Children’s diets in their first 1000 days influence dietary preferences, eating habits, and long-term health. Yet the diets of most infants and toddlers in the United States do not conform to recommendations for optimal child nutrition. This narrative review examines whether marketing for infant formula and other commercial baby/toddler foods plays a role. The World Health Organization’s International Code of Marketing Breast-milk Substitutes strongly encourages countries and manufacturers to prohibit marketing practices that discourage initiation of, and continued, breastfeeding. However, in the United States, widespread infant formula marketing negatively impacts breastfeeding. Research has also identified questionable marketing of toddler milks (formula/milk-based drinks for children aged 12-36 mo). The United States has relied exclusively on industry self-regulation, but U.S. federal agencies and state and local governments could regulate problematic marketing of infant formula and toddler milks. Health providers and public health organizations should also provide guidance. However, further research is needed to better understand how marketing influences what and how caregivers feed their young children and inform potential interventions and regulatory solutions.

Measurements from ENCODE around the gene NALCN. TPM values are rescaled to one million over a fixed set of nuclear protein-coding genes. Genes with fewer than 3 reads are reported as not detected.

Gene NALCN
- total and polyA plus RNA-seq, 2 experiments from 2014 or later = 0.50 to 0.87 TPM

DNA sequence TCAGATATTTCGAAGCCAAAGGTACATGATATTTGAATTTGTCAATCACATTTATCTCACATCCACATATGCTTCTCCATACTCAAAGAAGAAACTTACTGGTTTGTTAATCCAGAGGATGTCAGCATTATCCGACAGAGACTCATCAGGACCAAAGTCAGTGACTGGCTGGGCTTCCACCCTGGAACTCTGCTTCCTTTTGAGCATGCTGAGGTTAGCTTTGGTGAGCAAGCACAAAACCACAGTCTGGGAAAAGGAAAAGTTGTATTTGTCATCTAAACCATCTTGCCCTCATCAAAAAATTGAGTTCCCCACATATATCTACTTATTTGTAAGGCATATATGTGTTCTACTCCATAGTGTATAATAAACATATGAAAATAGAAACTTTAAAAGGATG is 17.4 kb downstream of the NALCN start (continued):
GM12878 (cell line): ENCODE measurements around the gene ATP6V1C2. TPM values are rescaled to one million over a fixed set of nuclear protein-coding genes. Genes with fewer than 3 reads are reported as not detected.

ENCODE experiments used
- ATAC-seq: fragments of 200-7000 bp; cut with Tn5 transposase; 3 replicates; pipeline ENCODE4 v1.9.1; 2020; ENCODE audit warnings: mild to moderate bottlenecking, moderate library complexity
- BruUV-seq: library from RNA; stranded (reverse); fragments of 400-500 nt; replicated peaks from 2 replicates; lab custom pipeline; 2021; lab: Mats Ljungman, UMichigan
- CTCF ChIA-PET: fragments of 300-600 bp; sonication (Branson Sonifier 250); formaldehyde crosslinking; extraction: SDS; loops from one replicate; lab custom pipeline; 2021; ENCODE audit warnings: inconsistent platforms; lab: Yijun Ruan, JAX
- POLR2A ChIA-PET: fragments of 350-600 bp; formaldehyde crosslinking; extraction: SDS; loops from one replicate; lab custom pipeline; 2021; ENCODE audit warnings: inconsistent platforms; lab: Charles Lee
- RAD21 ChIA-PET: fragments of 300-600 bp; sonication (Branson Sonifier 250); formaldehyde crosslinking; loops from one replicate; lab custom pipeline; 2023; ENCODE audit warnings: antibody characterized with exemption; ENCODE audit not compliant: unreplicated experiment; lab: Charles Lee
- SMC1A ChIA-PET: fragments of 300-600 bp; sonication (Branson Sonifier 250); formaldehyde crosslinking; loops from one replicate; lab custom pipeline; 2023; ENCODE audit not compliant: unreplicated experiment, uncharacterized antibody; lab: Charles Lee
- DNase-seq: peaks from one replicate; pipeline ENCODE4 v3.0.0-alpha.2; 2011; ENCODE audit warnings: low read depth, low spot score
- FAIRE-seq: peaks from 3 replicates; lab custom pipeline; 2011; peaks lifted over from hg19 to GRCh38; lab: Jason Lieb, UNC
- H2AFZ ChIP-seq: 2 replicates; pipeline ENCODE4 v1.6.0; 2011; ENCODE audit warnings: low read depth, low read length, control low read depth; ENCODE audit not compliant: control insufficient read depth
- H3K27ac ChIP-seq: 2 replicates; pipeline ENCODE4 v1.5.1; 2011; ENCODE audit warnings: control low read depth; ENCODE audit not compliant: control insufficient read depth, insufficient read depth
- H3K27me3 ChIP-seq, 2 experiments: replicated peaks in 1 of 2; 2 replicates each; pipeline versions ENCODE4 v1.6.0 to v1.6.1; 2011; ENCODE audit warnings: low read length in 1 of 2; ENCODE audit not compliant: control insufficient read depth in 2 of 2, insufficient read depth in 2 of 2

Infant formula and toddler milk marketing: opportunities to address harmful practices and improve young children’s diets
Toddler drinks are a relatively new product category, typically offered by infant formula manufacturers and promoted as beneficial for young children ages 12 months and older. Marketing promotes these drinks as the “next step” after infant formula, using claims that imply unproven benefits for children’s nutrition and health. However, these drinks … More
There is a gap in the research identifying areas for U.S. regulation of foods and beverages marketed for infants and toddlers through three years of age. To fill this gap, this paper evaluates relevant policy opportunities to address marketing and labeling practices of concern. First, we provide background on marketing and … More
Stories of Success: A Qualitative Examination of Contributors to Excellence in School Drinking Water Access
Drinking water instead of beverages with added sugar can help prevent obesity and cavities and promote overall health. Children spend much of their day in school, where they have variable access to drinking water. In 2010, federal and state law required California public schools to provide free potable water to … More